In any case, I know the next few years will bring about enormous growth in the area of advanced speech technologies, and I, for one, look forward to it, particularly if it can reduce the anxiety involved in making a simple inquiry to my utility companies.

The Self-Service Trap
Have you ever been desperate to talk to a knowledgeable human being when you had a query? It would be hard to find anyone who hasn't. Self-service is a wonderful concept but, sometimes, it can't answer your question. Nor can a chatterbot, a list of FAQs, a customer chat group or a user's manual.

Many companies assume their self-service options are so perfect, no one will ever need to speak to a human. This assumption is almost as nave as theorizing that the world is flat. No matter how clever a company thinks it is, it can never anticipate all potential customer needs. It must consider that customers are humans, and humans get confused, misunderstand, fail to read directions and are sometimes just too lazy to seek the answers themselves. Imperfect as they are, they are still customers, and you can't afford to lose them to a competitor because you couldn't answer their questions.

But not only is it important for an agent to be available, it's important that the agent who picks up the query is informed, helpful and can get the question answered. In other words, avoid the following scenario.

The Robot Agent
Have you ever made a call to a contact center, only to have your call picked up by one of these agents? This is the agent who reads from a cue card, and if your question deviates from what he or she has been trained to deal with, you begin receiving irrelevant answers that don't address your question. Not only can this agent not answer your question, he or she has no idea who can. You even begin to suspect that the agent does not even know what the company he or she represents sells. Even worse, the agent becomes rude when you become exasperated at the lack of progress on your query.

Many companies have still not recognized the importance of thorough agent training via both classroom and simulation, as well as some of today's Web-delivered training modeling software, which allows the agent to progress at his or her own pace during slow periods in the contact center.

Chances are good that you have spoken to both bad agents and good agents. If you have, you'll know that it is the agent's skill, attitude and demeanor that can lead you to hang up angrily or conclude your customer service experience with a warm, fuzzy feeling. A bad agent is a liability to your company...a good agent is the most valuable asset your call contact can possess.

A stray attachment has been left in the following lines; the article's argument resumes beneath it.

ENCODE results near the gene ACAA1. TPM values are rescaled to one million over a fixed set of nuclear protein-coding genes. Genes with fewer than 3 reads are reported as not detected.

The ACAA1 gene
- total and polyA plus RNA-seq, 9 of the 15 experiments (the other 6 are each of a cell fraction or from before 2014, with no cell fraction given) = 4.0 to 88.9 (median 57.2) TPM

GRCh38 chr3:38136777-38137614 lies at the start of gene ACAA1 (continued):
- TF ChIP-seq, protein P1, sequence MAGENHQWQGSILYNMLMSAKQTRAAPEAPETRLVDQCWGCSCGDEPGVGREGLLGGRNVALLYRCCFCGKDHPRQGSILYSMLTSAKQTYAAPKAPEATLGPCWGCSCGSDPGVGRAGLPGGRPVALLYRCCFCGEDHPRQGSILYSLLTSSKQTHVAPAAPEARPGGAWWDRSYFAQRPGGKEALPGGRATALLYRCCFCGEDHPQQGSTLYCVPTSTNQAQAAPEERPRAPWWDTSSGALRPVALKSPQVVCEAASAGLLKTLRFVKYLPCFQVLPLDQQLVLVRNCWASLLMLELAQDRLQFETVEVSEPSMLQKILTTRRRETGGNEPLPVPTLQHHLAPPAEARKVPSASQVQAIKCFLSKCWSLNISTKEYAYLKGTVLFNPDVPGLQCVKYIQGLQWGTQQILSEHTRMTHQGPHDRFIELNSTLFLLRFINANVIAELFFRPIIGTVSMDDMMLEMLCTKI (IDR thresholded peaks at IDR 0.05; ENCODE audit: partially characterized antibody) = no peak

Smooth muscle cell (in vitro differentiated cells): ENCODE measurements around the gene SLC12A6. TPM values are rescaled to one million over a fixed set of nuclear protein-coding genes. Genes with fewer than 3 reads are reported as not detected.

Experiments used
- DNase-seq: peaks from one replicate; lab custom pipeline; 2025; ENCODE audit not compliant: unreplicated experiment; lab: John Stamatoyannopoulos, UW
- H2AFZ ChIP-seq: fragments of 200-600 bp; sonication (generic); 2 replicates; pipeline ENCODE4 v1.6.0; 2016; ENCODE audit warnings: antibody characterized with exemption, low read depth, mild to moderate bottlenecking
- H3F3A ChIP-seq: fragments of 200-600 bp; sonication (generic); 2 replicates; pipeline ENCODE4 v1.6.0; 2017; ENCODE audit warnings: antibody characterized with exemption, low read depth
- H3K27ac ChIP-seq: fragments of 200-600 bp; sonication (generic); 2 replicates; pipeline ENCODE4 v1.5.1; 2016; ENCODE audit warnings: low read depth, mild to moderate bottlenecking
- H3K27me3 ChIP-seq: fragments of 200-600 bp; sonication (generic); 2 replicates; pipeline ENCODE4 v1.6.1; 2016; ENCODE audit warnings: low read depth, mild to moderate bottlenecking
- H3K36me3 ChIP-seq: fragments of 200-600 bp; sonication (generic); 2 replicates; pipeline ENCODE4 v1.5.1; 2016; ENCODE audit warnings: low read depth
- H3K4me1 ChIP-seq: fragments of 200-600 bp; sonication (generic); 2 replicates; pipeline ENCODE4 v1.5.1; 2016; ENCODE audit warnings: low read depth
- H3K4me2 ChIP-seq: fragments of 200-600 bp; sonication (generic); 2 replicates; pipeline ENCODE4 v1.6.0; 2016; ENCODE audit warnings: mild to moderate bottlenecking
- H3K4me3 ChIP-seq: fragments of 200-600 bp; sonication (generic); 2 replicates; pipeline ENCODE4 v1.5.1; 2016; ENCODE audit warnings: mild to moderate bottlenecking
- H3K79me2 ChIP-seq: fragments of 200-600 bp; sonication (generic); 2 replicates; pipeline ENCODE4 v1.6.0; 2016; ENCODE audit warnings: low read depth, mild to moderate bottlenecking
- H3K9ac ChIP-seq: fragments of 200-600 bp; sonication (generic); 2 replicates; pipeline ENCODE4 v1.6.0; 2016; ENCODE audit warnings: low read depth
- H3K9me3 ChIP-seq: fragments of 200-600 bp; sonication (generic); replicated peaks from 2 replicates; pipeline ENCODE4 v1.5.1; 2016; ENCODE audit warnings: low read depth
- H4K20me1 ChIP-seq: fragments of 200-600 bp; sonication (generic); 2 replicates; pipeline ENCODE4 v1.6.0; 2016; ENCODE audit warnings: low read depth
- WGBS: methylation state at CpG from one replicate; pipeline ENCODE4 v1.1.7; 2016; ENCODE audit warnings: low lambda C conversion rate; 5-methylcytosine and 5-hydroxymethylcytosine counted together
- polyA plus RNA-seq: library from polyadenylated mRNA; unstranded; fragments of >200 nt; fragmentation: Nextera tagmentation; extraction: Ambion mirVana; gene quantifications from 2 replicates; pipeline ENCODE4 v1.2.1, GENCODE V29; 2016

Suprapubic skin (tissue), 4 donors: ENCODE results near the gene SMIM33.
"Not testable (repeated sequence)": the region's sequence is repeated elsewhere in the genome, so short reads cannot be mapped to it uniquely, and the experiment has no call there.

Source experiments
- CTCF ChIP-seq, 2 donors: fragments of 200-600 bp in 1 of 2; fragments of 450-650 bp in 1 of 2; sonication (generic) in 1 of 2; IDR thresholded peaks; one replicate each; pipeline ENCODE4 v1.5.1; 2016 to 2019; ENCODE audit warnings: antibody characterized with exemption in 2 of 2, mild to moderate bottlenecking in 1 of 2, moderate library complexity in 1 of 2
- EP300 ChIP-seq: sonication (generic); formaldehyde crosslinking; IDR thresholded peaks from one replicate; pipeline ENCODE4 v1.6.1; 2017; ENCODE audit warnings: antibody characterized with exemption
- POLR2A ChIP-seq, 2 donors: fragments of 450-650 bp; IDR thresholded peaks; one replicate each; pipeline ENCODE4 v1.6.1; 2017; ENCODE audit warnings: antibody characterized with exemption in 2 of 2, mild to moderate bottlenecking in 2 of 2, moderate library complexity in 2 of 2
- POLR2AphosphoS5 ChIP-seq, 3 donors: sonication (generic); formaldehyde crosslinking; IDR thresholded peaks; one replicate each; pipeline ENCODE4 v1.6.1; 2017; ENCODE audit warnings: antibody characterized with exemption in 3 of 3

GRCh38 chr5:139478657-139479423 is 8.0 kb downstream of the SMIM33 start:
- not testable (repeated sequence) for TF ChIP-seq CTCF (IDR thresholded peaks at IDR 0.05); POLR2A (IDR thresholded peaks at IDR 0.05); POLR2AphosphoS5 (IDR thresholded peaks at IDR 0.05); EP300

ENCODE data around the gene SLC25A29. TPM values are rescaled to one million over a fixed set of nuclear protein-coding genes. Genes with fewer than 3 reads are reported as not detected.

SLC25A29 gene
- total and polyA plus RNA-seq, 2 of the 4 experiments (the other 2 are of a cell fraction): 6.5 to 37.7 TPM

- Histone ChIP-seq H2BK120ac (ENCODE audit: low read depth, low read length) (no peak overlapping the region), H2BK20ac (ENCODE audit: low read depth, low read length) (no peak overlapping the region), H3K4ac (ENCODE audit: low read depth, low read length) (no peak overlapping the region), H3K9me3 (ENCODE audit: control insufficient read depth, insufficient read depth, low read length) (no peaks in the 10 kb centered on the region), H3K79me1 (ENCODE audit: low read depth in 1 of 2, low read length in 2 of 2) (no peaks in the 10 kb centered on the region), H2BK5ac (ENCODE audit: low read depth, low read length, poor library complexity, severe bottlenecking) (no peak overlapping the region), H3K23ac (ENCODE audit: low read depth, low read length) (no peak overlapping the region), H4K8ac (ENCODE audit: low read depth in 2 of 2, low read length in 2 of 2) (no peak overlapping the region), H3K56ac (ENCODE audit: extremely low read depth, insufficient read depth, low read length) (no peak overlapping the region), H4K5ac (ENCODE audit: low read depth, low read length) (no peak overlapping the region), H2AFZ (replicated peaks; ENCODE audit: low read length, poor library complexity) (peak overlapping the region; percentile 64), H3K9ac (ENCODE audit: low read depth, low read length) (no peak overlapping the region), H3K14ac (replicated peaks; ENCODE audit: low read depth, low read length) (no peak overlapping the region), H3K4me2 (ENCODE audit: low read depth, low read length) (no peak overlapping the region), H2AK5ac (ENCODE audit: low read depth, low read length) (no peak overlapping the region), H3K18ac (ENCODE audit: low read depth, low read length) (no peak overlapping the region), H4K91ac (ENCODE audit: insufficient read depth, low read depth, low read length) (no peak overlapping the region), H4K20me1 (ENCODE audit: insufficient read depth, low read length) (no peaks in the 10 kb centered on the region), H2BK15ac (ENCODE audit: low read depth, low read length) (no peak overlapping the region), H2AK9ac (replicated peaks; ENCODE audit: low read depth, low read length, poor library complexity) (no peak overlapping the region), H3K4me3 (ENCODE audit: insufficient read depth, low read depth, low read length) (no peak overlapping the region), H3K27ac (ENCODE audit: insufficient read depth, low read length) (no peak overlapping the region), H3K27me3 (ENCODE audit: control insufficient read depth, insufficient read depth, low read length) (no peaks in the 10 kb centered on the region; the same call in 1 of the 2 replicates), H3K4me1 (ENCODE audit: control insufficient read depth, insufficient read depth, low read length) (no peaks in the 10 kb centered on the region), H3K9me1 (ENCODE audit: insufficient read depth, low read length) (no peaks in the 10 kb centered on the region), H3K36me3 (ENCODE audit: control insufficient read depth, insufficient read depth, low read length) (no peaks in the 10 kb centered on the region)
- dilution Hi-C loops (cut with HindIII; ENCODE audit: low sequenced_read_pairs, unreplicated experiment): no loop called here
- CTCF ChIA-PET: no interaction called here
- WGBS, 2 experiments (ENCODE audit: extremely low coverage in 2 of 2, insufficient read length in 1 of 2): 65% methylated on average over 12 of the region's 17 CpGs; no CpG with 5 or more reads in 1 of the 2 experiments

May I Have Your Account Number?
We've all been here before, many times. This is the contact center that has many databases of your information. Unfortunately, none of these databases communicate with each other, and if you have multiple accounts or have bought different products from the company, you exist as nine different people according to the company. Billing? You'll have to be transferred to accounts payable. Did you receive my payment? Oh, sorry...that's accounts receivable. Where is my shipment? I'm sorry, that department is at lunch right now, and they're the only ones who can answer your question.

This type of contact center usually asks you to enter or repeat your account number a half-dozen times, and then finishes up by disconnecting you after you've worked your way almost to the end of their circuitous procedures. For this reason, database and knowledge management technologies are hot properties right now. What many companies that store their data in separate silos still don't understand, is that an integrated database structure will benefit the company as much as the customer. While the wise contact centers have begun leaning toward the "one and done" philosophy of solving the customer's queries on the first call, the clueless contact centers that require six different agents to take care of a routine call is spending many more times the resources on each customer, essentially becoming a giant, customer-churning call center.

Let Reason Prevail
This magazine has often told you that if you're not devoting all the attention possible to improving your contact center's CRM, your business is in trouble. Even more important, the current economic downturn means that there are more players scrambling for a decreasing pool of customers. More than ever, customers are able to pick and choose among products and services from a variety of companies. This means that your customer service must be absolutely stellar...no excuses.

Practical wisdom is what is required to come out on top of the service heap in a flattening economy, and practical wisdom is what this magazine aims to supply you with. Good luck in making your call center one you would want to contact.


Rich Tehrani
Group Publisher
Group Editor-in-Chief